Telus Internet Overuse Charges Anger Customers

by Istvan Fekete on February 23, 2015

Telus customers in British Columbia and Alberta will start paying fees for exceeding their Internet plan’s monthly data allowance, the carrier announced last week. Although most Telus customers are already on an Internet plan that already meets their current needs, there are a handful of heavy Internet users who will incur additional data charges ($5 for 50 GB). They will, however, be notified before being charged, the company informed its customers in an online statement. The change will go into effect on March 30.

The reason behind this change is a sharp spike in online video streaming: “In the last 16 months alone, our customers’ monthly Internet data usage has more than doubled. Much of this consumption is being driven by a minority of our customers. In fact, less than 5 per cent of our Internet customers are consuming 25 per cent of the data on our network in any given month”, the statement reads.

Some customers, such as UBC electrical engineering student Scott MacLaren, don’t agree with Telus’ move, calling it unacceptable and questioning the new charges. “It’s really unacceptable that they keep charging us this,” he told CBC News.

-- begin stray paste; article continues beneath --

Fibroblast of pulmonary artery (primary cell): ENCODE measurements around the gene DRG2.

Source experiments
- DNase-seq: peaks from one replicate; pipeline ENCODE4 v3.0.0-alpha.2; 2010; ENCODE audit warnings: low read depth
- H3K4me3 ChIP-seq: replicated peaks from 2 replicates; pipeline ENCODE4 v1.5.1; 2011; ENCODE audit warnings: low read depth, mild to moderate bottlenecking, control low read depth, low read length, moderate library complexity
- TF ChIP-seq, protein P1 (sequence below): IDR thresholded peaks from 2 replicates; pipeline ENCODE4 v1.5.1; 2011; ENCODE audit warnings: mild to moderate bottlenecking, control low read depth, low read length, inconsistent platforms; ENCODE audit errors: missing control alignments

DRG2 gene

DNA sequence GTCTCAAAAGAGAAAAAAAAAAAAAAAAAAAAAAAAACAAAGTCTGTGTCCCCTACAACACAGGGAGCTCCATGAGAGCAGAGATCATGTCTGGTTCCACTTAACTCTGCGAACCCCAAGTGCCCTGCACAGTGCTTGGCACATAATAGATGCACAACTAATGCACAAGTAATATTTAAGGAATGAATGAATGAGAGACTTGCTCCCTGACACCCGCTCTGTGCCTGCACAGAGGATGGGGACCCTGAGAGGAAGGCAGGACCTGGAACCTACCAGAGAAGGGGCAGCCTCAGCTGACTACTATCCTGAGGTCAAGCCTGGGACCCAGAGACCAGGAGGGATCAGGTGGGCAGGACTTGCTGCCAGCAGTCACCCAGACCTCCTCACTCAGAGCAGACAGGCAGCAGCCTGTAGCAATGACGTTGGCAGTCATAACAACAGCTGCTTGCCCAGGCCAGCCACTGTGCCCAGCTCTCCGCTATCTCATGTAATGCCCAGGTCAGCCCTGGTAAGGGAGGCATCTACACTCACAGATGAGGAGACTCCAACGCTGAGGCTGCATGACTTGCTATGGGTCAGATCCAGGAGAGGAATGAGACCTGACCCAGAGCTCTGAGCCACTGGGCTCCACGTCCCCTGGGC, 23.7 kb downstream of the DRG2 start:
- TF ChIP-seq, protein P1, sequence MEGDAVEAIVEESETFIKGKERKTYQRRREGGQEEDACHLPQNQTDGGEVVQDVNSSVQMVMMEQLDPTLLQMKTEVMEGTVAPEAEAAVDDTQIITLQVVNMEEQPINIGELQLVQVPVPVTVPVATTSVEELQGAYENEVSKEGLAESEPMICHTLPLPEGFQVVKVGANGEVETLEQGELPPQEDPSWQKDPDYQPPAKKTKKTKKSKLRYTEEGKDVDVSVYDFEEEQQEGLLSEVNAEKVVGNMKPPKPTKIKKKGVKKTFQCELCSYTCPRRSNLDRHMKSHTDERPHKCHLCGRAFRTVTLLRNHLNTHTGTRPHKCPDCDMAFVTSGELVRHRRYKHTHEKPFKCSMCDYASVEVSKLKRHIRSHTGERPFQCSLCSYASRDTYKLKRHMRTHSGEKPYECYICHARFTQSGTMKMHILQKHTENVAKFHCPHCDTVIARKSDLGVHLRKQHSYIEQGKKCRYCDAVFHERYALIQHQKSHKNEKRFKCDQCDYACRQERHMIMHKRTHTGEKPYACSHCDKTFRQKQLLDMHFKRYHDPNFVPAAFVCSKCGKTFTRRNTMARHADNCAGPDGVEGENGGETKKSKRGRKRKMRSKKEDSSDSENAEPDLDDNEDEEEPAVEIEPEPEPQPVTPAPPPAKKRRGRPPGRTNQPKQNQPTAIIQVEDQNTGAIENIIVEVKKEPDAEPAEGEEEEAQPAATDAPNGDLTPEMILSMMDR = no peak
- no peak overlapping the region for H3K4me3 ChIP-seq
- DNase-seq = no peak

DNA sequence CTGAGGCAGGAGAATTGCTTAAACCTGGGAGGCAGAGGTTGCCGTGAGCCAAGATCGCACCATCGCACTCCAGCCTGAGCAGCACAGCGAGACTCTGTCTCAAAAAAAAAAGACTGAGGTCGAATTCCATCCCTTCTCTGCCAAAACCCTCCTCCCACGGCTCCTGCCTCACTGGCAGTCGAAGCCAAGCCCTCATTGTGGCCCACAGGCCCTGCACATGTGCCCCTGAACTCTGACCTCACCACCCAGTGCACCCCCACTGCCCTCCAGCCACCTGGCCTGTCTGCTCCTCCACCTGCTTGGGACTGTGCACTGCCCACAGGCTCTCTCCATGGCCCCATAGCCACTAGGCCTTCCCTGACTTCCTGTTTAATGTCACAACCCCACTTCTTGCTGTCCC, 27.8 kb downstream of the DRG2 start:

“If they’re saying I can watch all the TV I want through their internet network, but I can’t go browsing Facebook on this, as much as I want, is that legal through net neutrality?”

Telus spokesman Shawn Hall says the changes comply with current regulations outlining the concept of net neutrality, because Optik TV operates under different regulations on a different network from its Internet service.

You may recall that net neutrality has been a hot topic recently: The Canadian Radio-television and Telecommunications Commission (CRTC) has outlined traffic management rules to prevent discrimination and content blocking, and last month prohibited Videotron and Bell from giving preferential treatment to their own content on their wireless network.

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Written by: Istvan Fekete. www.digitcom.ca. Follow TheTelecomBlog.com by: RSS, Twitter, Facebook, or YouTube.

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